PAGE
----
Budget Cuts Threaten Course AvailabilityEnglish Department Remains Mostly Intact, But Students Still Voice Enrollment Concerns
Thursday, August 28, 2008
Category: News > University > Academics and Administration
While the English department will be seeing smaller budget cuts than expected this semester, students remain worried about the availability of classes.
Gov. Arnold Schwarzenegger in May proposed a 10 percent budget cut to the university that was predicted to hurt the English department more than most others.
Many of the classes in the department are taught by GSIs funded through the Temporary Academic Staff budget, which was among the first areas targeted for reductions, said Mitchell Breitwieser, a professor who headed the English department during the summer.
"More of our essential-to-undergraduate teaching is funded out of TAS," Breitwieser said.
However, faculty from the department reorganized the budget to gain supplemental funds and now say that class availability and teacher positions will remain relatively intact this semester, he said.
Still, 11 reading and composition classes have been cut to a total of 46 sections this semester, he said. Back in May, department officials projected that there would be 16 fewer English reading and composition classes by spring 2009.
"The dean and her staff worked extremely hard this year," Breitwieser said. "Metaphorically, they opened every drawer and found every nickel and dime to give us."
Even if the proposed budget cuts do not go through, the campus may still see a net loss of 5 percent due to the poor economy and rising costs, said Chancellor Robert Birgeneau. The reductions would be campus-wide, affecting all departments, according to campus officials.
In light of the budget situation, students and faculty have rallied to prevent cuts to their departments. To date, more than 600 people have signed an online petition to restore funding to the English department.
Despite the English department's reassurance, students who had heard of impending budget cuts said it continues to be difficult to enroll in classes.
Freshman Travis DeSa said many of the required reading and composition classes were full, so he settled for French R1B.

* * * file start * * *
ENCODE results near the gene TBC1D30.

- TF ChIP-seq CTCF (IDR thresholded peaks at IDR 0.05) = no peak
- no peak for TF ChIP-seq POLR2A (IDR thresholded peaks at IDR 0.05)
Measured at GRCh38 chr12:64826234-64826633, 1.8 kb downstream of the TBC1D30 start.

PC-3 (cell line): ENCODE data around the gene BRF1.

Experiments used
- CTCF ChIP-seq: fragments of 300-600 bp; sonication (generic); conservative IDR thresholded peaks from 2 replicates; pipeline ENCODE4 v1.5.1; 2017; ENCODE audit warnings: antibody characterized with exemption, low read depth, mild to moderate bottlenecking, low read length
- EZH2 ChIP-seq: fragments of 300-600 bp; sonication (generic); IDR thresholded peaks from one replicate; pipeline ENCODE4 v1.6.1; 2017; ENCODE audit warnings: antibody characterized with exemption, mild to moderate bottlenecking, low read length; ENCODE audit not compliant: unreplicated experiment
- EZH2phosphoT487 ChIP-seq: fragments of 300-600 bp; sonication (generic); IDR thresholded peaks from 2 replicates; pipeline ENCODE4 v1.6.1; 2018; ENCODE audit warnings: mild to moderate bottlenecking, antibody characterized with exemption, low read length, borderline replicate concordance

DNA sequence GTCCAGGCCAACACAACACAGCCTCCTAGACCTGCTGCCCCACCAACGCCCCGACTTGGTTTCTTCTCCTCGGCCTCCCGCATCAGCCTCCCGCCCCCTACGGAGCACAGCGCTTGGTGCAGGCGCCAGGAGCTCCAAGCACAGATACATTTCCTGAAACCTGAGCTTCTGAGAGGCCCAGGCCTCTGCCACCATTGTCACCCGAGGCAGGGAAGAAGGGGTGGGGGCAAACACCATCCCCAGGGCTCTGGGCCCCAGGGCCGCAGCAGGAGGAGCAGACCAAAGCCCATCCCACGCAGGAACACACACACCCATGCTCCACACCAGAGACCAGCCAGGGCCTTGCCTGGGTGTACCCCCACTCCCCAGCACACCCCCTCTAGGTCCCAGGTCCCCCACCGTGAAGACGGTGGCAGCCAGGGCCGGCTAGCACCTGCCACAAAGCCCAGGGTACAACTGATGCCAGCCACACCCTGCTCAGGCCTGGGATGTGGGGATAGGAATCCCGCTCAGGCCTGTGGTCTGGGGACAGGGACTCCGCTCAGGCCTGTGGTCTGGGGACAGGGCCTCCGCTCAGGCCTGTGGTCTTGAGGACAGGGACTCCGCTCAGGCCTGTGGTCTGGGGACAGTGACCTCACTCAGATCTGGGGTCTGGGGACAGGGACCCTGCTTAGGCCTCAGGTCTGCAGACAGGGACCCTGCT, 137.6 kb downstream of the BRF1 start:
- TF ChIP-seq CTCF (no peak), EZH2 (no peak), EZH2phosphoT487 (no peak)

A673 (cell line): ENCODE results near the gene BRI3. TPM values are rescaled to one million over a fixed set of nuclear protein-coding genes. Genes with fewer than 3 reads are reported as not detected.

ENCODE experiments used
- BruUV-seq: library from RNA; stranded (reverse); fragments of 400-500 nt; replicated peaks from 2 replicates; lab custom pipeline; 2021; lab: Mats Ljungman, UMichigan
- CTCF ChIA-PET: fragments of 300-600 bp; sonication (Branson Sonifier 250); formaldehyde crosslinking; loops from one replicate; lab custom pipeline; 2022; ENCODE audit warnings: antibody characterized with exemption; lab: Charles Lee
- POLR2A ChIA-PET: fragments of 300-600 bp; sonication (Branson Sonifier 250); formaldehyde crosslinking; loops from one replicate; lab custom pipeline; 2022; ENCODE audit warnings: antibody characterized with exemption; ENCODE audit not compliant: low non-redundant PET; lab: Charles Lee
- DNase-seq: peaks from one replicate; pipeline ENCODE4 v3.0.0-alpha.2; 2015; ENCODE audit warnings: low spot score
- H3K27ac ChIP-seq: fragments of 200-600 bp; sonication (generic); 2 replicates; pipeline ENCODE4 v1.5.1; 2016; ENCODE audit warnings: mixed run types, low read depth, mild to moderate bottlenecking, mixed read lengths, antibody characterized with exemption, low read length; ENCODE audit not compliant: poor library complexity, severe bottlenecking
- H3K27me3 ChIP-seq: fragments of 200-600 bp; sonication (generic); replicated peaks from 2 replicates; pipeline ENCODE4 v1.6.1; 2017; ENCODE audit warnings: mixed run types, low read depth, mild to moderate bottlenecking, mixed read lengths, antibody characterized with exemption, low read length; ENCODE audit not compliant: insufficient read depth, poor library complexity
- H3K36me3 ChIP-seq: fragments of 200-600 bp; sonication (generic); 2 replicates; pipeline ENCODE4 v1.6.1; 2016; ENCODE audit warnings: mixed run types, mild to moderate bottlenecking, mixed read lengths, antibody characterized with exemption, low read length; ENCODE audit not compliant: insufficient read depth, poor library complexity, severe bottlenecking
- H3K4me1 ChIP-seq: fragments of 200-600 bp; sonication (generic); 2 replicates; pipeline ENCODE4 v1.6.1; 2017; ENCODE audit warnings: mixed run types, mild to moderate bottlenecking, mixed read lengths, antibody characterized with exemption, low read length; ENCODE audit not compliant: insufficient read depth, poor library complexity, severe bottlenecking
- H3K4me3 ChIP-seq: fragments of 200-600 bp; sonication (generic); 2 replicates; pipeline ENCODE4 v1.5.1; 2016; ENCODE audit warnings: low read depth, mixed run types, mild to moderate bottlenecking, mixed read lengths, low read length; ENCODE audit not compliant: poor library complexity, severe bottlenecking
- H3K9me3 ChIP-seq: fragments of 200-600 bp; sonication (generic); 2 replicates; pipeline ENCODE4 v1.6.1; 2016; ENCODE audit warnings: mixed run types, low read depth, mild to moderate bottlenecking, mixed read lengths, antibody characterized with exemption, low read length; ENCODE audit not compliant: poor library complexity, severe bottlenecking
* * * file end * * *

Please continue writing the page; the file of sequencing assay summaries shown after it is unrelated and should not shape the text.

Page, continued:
"Beggars can't be choosers," DeSa said of his class. "I was told this was one of the negatives of this place, but I knew I just had to be on top of things."
Upperclassmen who have already declared majors also voiced concerns about getting into classes.
"They said they'd bump us up on the waitlist automatically, but they haven't yet," said Gloria Nava, a junior transfer student majoring in English. "I'm overwhelmed and can't think of anything but getting into classes."
But Breitwieser and Varsano insisted that any enrollment concerns are due to regular complications from trying to fill classes.
"It's kind of like trying to fill an airplane-empty seats are a problem," Breitwieser said.
Hiring of faculty has also suffered dramatically, he said. Only one of the three faculty applications in the English department this summer was hired, according to Breitwieser.
"In the abstract, there will be a lot less hiring this year, and whether that will affect classes in the future, I don't know," Breitwieser said.
Students said they believe the future is worrisome. Varsano added that the current solution of getting supplemental funds is far from permanent.
"This is still hanging over our head," Varsano said.
Thursday's article "Budget Cuts Threaten Course Availability" introduced Paula Varsano, an associate professor in the East Asian Languages and Cultures department, without stating her full name.
The Daily Californian regrets the error.
Contact Selina MacLaren at [email protected]
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